About six months ago, the Sunday New York Times Styles section ran an article about a (supposed) trend in which adults were flocking to entertainments created for children. Harry Potter and the Order of the Phoenix had just been released, so of course there was a lot of verbiage dedicated to that, but there was also a run-through of Playstation games, young adult novels, cartoons, pop music and the amount of time spent enjoying this stuff, rather than pursuing adult pursuits like building retirement plans or meaningful relationships with other people. There were interviews with fab young persons who embraced their Potterphilia with pride. There were representatives from the other side of the coin, who found this sort of thing depressing at best and the death knell of enlightenment at worst. Because this was the New York Times, which never fails to give a cheesy name to the supposed trends it supposedly spots (as witnessed 10 years ago, when it tried to rename the part of the Lower East Side that lay below Houston Street as BoHo; the next day, graffiti sprung up all over the neighborhood declaring THIS IS NOT BOHO), they found a pair of marketing consultants, who dubbed the people who followed these pursuits “rejuveniles.” I hated this tag on site, and asked myself once again if the pleasure of finding an old college friend’s wedding announcement was worth the pain of reading the rest of the Styles section every week.
Naturally, Plastic picked this story up, and the Potter fans, news nerds and inveterate trolls wasted no time in airing opinions. I think my sole contribution to the dialogue was a confession that reading this article made me want to kick the marketing consultants in the head, but was afraid of being branded a rejuvenile delinquent, har de har har. And I wonder why my karma is so low. (For those not familiar with Plastic, posts can be rated by a floating band of randomly-chosen moderators, who can vote your posts up or down, thus awarding you “karma points.” I have been posting to Plastic since February 2001, two weeks after it went live, and all I can say is that I must be either dead obnoxious or dead boring, because every day some bright young thing creates a Plastic account, and within a week, his/her karma score gives mine a severe pantsing. Not that I am obsessed with my karma in the least. Heavens, no.)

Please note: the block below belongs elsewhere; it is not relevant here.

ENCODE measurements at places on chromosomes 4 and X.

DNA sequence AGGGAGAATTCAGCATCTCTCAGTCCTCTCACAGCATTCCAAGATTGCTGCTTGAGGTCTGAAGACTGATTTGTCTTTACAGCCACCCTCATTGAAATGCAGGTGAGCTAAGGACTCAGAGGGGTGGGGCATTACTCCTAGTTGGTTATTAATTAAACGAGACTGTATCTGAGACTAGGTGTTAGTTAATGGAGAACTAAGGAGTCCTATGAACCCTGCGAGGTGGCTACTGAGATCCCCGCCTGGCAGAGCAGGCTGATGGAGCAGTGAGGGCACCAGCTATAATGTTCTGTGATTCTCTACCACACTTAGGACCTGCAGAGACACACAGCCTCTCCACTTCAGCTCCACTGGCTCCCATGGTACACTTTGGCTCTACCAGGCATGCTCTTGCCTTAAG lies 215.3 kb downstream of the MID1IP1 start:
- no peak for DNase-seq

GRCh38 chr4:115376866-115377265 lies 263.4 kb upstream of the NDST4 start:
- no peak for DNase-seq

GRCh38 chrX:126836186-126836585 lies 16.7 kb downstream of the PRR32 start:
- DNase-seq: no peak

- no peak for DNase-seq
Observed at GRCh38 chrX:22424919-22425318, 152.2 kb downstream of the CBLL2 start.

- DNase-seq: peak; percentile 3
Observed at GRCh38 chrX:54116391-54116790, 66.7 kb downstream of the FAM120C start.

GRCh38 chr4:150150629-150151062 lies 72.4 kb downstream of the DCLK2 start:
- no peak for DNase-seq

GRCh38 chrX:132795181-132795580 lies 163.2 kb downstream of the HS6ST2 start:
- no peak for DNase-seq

I hate the whole idea of rejuvenilia, and the unspoken assumptions behind it, that we are all a bunch of overgrown children who refuse to move onto the more important things in life. I hate the whole notion that we are a bundle of either/or impulses. Either you like Queens of the Stone Age or you like Cole Porter. Either you spend all your time in front of your Playstation, or you go outside and play with others. Either you read Big Serious Adult Nonfiction or you read Stuff Aimed At 12-Year-Olds, and never the twain shall meet. I blame this on Crossfire, with its not-so-subtle message that there are 2 sides to an issue, and they both involve a lot of shouting. Of course, I could be taking this too personally, out of spiteful defensiveness, she-who-loves-Cartoon-Network-to-death. Or it could be because even when I was younger, the question of kids’ stuff vs. grownups’ stuff was a false dichotomy. I was lucky in that I was encouraged to read pretty much anything I was interested in. There was the usual parental eye cast out for sex and violence, not by virtue of their being sex and violence, but because I might not understand the context in which the sex and violence took place, and thus might find it confusing or upsetting. (I note, though, that at the tender age of 10, I was allowed to read The Cracker Factory by Joyce-Rebeta Burditt, which is full of sex and adult explorations of alcoholism and mental illness. It was also very, very funny, which taught me that sometimes humor will let you get away with a lot.) Other than that, though, the only criterion was that if it looked interesting, it was fine to read.